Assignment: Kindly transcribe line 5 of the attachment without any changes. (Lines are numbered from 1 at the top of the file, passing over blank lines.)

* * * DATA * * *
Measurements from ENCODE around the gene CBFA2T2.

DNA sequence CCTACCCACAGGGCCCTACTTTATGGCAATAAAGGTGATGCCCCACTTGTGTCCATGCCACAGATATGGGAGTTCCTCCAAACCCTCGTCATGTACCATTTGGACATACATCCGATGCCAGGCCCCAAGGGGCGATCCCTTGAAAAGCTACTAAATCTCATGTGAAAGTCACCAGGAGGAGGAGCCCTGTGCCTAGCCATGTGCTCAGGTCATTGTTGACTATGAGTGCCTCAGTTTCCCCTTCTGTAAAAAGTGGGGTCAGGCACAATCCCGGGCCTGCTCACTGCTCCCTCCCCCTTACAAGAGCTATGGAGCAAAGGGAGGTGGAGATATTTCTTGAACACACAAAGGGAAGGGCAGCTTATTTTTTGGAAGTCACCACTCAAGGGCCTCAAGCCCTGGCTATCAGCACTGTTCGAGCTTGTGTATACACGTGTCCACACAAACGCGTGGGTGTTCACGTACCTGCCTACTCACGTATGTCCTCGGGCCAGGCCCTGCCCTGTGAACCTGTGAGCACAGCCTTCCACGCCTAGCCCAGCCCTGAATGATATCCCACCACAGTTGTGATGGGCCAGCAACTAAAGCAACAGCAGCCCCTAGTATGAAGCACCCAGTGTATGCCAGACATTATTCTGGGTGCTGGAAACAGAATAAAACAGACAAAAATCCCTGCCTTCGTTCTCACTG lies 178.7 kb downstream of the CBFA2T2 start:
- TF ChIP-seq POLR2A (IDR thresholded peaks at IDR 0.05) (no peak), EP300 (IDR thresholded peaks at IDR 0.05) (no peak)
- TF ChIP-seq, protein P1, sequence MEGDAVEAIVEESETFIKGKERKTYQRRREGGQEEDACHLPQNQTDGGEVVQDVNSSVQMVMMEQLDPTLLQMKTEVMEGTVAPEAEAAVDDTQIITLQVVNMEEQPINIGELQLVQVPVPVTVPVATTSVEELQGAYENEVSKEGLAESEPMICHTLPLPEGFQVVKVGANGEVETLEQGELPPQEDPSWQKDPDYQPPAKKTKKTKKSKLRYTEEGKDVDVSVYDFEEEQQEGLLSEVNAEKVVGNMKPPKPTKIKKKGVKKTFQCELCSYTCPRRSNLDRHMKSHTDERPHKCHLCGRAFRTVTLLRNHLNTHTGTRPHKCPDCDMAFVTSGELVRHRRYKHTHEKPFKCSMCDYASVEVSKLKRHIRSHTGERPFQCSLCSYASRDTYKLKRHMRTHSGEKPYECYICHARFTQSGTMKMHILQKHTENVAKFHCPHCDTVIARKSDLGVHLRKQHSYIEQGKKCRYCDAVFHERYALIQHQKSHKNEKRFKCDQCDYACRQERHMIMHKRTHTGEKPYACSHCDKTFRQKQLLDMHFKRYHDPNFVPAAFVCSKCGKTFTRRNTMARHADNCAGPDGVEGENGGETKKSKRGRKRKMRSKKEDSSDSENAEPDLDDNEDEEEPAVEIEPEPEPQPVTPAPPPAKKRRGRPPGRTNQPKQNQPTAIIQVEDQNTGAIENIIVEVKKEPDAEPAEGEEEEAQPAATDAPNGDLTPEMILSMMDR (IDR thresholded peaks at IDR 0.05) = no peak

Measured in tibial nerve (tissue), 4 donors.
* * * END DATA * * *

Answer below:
Measured in tibial nerve (tissue), 4 donors.